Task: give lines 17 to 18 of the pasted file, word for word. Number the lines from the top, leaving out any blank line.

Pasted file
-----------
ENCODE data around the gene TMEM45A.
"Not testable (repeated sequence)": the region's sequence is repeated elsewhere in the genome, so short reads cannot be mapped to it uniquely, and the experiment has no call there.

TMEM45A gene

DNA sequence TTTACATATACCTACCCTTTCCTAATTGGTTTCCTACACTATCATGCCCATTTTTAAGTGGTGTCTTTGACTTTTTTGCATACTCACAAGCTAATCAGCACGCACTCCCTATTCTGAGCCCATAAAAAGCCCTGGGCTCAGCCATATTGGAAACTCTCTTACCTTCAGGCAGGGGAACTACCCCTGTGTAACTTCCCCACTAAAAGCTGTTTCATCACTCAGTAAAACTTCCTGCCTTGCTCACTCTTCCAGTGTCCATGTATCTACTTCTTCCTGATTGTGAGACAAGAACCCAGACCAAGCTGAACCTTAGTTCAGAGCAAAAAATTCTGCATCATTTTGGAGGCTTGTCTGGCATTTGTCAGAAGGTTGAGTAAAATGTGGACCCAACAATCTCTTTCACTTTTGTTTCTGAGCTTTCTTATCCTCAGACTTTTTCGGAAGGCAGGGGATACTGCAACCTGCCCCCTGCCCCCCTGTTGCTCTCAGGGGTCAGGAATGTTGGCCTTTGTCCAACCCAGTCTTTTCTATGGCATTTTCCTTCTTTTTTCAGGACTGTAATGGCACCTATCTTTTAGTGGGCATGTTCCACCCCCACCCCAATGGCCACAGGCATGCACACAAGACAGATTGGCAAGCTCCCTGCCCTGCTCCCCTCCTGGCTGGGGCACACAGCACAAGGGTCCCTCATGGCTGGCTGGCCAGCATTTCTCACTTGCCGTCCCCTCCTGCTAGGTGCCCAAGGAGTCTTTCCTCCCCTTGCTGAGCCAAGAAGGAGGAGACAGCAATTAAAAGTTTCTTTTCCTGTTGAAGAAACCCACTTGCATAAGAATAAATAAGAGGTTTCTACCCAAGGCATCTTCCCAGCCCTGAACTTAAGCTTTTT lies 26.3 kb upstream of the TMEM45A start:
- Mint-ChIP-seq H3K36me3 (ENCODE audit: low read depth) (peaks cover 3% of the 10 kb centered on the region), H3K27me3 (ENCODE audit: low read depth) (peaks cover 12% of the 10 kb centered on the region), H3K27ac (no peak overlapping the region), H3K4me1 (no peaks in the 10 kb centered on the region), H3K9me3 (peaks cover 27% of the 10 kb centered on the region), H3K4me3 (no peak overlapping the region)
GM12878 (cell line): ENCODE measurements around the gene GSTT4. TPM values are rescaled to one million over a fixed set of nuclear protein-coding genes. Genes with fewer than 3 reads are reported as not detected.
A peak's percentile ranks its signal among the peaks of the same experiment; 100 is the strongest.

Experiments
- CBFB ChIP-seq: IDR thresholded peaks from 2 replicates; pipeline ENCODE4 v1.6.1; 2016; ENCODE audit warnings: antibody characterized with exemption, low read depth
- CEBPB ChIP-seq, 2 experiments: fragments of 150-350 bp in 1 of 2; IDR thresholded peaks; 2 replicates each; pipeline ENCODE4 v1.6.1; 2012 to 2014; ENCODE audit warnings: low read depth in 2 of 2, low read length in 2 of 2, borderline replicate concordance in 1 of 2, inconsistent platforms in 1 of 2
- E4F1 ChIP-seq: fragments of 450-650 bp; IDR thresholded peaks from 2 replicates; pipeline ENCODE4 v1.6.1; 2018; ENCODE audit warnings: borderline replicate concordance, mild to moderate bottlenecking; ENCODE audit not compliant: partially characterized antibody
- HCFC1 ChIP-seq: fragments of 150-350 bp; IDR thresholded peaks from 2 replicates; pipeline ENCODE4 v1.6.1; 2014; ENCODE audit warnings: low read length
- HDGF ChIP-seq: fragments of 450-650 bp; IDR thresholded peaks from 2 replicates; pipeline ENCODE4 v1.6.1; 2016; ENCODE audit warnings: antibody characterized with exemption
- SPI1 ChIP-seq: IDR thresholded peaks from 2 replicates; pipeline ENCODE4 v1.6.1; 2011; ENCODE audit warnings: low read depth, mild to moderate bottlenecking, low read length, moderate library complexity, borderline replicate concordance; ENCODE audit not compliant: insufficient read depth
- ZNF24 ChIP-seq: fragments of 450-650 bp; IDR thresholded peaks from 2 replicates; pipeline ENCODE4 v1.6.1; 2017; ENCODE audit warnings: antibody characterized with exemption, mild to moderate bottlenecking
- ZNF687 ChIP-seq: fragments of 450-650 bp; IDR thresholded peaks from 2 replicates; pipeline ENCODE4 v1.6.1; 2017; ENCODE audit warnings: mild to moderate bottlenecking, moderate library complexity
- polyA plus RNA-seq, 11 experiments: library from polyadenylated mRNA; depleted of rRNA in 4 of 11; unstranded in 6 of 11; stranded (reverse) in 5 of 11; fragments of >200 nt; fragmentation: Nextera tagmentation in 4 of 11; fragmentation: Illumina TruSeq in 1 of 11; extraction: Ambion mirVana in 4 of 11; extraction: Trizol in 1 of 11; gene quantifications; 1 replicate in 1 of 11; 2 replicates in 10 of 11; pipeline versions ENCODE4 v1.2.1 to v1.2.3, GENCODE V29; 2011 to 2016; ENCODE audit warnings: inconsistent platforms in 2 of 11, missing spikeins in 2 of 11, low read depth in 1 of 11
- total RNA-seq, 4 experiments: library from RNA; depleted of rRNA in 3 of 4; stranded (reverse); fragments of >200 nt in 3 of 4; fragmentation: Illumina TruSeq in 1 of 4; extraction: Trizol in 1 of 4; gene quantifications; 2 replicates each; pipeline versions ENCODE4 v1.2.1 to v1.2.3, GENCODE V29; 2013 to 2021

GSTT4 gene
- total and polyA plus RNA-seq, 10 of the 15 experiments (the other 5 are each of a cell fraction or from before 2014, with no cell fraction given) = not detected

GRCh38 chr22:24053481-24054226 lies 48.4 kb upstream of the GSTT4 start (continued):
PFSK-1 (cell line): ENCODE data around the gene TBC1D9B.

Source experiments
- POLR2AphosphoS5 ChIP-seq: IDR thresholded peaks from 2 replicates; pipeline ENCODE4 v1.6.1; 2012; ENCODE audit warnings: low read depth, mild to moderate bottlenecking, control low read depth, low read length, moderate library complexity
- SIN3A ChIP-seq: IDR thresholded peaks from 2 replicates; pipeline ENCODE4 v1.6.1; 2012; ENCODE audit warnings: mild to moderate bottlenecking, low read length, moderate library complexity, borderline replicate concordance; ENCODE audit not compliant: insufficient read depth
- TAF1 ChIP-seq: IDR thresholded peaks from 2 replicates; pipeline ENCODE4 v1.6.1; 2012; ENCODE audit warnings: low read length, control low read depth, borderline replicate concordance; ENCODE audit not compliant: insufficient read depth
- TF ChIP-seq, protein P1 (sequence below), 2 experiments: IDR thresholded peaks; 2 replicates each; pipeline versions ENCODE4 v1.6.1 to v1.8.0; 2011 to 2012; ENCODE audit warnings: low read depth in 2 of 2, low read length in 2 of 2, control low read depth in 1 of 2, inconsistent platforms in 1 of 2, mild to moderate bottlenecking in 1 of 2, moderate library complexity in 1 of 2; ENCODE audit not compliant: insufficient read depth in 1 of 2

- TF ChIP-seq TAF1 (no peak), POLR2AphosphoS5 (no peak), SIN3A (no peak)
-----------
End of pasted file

- polyA plus RNA-seq, 11 experiments: library from polyadenylated mRNA; depleted of rRNA in 4 of 11; unstranded in 6 of 11; stranded (reverse) in 5 of 11; fragments of >200 nt; fragmentation: Nextera tagmentation in 4 of 11; fragmentation: Illumina TruSeq in 1 of 11; extraction: Ambion mirVana in 4 of 11; extraction: Trizol in 1 of 11; gene quantifications; 1 replicate in 1 of 11; 2 replicates in 10 of 11; pipeline versions ENCODE4 v1.2.1 to v1.2.3, GENCODE V29; 2011 to 2016; ENCODE audit warnings: inconsistent platforms in 2 of 11, missing spikeins in 2 of 11, low read depth in 1 of 11
- total RNA-seq, 4 experiments: library from RNA; depleted of rRNA in 3 of 4; stranded (reverse); fragments of >200 nt in 3 of 4; fragmentation: Illumina TruSeq in 1 of 4; extraction: Trizol in 1 of 4; gene quantifications; 2 replicates each; pipeline versions ENCODE4 v1.2.1 to v1.2.3, GENCODE V29; 2013 to 2021